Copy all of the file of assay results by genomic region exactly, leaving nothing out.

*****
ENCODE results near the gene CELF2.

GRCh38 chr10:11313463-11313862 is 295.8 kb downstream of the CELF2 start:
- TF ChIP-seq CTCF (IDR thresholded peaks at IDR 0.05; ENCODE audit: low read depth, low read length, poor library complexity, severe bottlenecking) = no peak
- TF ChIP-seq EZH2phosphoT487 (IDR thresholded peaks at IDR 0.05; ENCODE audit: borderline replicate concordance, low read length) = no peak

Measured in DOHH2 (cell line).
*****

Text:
ENCODE results near the gene CELF2.

GRCh38 chr10:11313463-11313862 is 295.8 kb downstream of the CELF2 start:
- TF ChIP-seq CTCF (IDR thresholded peaks at IDR 0.05; ENCODE audit: low read depth, low read length, poor library complexity, severe bottlenecking) = no peak
- TF ChIP-seq EZH2phosphoT487 (IDR thresholded peaks at IDR 0.05; ENCODE audit: borderline replicate concordance, low read length) = no peak

Measured in DOHH2 (cell line).